The Dark Side: A Beginner’s Guide to Shadow Work

I was doing dishes the other morning and noticed a dirty teacup that happened to have the last remnants of black tea leaves down at the bottom, floating in a tiny brown tea puddle. My body froze and my heart went cold, immediately sweat began to bead along my forehead. I took a deep breath and questioned myself about this reaction, and suddenly I realized that I had not moved on from my past as much as I’d thought.

What a feeling, to believe you’ve completely let go of something and healed, only to learn that you haven’t at all – you’re still haunted. You see, the tea leaves didn’t send me some divine message that stopped me in my tracks. Instead, they brought a memory from my childhood to the surface that triggered fear and anxiety before I could even process it.

The Dark Side: A Beginner’s Guide to Shadow Work

I won’t say how, but those tea leaves reminded me of my father: a man that caused me great turmoil as a child and who has had no relationship with me or my children for over ten years. The only “why” that is important here is why it was still subconsciously affecting me, even into my late twenties.

Sometimes it’s easier to tell ourselves that we’ve moved on from something or forgiven an action when we really haven’t, because it allows us to move the uncomfortable situation and feelings it gives us to the back of our minds. Occasionally it will dissipate and with time you’ll discover you truly have healed and moved on, but every once in a while, the very thing you were trying to forget about will plant seeds in your subconscious and begin to fester.

Humans have created many remedies, substances and otherwise, to assist with forgetting our deepest troubles, which means we can go a long time without ever knowing that we’re being negatively affected subconsciously.

That’s where “shadow work” comes in. Technically the term stems from Jungian psychology, which refers to an unconscious aspect of the personality which the conscious ego does not identify in itself, or everything of which a person is not fully conscious, as the “shadow” of ourselves.

Your shadow holds all of your fears, mistakes, anxieties, and darkest thoughts. It’s what feeds you little bits of criticism, what allows you to judge others and yourself, and it wants everything that you were never allowed or too afraid to have – even forgiveness.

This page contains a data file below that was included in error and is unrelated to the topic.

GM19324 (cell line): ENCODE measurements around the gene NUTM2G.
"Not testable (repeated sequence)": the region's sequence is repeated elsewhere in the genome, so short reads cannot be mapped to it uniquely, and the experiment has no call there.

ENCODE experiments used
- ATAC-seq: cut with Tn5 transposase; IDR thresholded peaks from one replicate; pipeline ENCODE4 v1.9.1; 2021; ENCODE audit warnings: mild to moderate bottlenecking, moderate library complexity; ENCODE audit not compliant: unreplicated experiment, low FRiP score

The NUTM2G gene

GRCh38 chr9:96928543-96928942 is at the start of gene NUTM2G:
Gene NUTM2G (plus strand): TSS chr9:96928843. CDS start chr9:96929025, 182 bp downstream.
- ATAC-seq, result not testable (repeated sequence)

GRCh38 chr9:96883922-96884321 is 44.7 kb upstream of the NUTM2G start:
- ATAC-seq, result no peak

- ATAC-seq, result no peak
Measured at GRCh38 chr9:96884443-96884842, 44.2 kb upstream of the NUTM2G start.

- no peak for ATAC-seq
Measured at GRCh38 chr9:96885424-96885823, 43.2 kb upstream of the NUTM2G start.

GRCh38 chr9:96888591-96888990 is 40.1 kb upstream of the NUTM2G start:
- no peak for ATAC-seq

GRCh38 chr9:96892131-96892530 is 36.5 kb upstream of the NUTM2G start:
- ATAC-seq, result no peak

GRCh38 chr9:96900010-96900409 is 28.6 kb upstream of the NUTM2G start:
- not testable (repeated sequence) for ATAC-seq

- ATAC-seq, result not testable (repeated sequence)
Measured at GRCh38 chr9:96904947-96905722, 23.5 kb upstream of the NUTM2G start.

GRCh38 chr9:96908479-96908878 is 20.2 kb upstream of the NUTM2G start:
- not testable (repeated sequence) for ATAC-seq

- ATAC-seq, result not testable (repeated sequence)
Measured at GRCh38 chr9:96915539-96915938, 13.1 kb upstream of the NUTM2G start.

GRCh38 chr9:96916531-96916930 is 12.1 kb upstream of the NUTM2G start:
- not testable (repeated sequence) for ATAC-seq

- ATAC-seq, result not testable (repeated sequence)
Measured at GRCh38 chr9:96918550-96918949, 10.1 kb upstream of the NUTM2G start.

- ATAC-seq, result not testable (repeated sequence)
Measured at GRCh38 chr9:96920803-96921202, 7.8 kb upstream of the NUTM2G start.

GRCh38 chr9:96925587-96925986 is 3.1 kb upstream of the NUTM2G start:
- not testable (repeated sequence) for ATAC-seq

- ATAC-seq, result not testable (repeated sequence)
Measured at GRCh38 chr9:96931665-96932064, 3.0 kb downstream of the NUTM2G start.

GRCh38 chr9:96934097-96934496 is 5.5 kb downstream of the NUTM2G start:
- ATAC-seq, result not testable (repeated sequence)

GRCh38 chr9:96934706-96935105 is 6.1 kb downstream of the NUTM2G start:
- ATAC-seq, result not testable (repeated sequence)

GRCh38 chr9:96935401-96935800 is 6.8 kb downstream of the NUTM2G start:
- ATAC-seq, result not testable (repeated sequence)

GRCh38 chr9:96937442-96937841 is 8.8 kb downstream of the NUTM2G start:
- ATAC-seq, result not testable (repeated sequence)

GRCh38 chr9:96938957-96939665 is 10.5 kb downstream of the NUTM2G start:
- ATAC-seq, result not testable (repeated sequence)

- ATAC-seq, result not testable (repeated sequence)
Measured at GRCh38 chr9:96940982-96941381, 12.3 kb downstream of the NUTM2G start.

My family knows my shadow pretty well as I’ve spent the better part of motherhood struggling against it, and communicating very openly about it. My shadow was the reason I’d been troubled by “mom guilt” for years, the anxiety that suffocated me, the reason that I yelled when I got angry and felt ashamed when I was vulnerable. I began my own journey into actual shadow work last year and I’ve never experienced anything like it. It is the only way that I have ever been able to let go of my past and forgive (and love) myself finally. Finally.

If you’re lucky, you will be able to find someone that specializes in shadow work and can help guide you through it. I prefer to do most of my spiritual work alone, with the assistance of books, the internet, and my intuition. I am here to say that you can do it alone, but you should think about letting your loved ones know what you’ll be doing because shadow work affects your energy, your reality, and your emotions very deeply, and for a long time.

The Dark Side: A Beginner’s Guide to Shadow Work

The first true step is revealing your shadow. There are many ways to do this but the best way for most is to carefully ease into it. Light a few candles and some incense that makes you feel calm and comfortable and sit on the floor with your legs crossed. It’s best not to have anything going on around you that could be a distraction, but soft music is helpful for some. Basically, you want to feel as much at ease as possible. Do not go into any shadow work ritual if you’re feeling scared or angry or stressed. It can reverse the work you’re doing and amplify the negativity of your shadow. I find that it helps to use some sort of physical anchor such as holding a hematite or black obsidian stone or some form of meditation beads, such as a mala.

Once you’re comfortable, close your eyes and try to think of the first time you’ve ever felt fear in your whole life. More than likely, it’ll be a childhood memory. This is a great first step into shadow work because it can identify the root causes and triggers of your physical feelings and allow you to work on letting go of them. It’s also okay if the first thing you imagine is something more recent, just stick with whatever surfaces first. That will be what your subconscious wants you to acknowledge first. I find that it’s useful to journal the feelings and images that arise but if it feels too overwhelming, focus on your visualization only.

Your first instinct will be to avoid it by trying to think of something else, but keep your memory in your mind’s eye all the way through. Watch it in as much detail as you can and allow yourself to feel every negative feeling that resulted from it. You may notice that the feelings you are forcing yourself to face have actually been present in your daily life frequently.

The more you allow yourself to feel from it, the more you can let go. You may have strange reactions during this process, such as crying, screaming, going into a trance, and lapses in focus and memory. Let it happen – that’s your physical body finally reacting to something it’s held onto subconsciously for too long.

The Dark Side: A Beginner’s Guide to Shadow Work

Once you reach the point where you either can’t handle the feelings anymore or you intuitively feel like you’ve successfully acknowledged it, turn your mind’s eye to yourself. If it was a childhood memory that you were processing, picture yourself as a child as clearly as possible.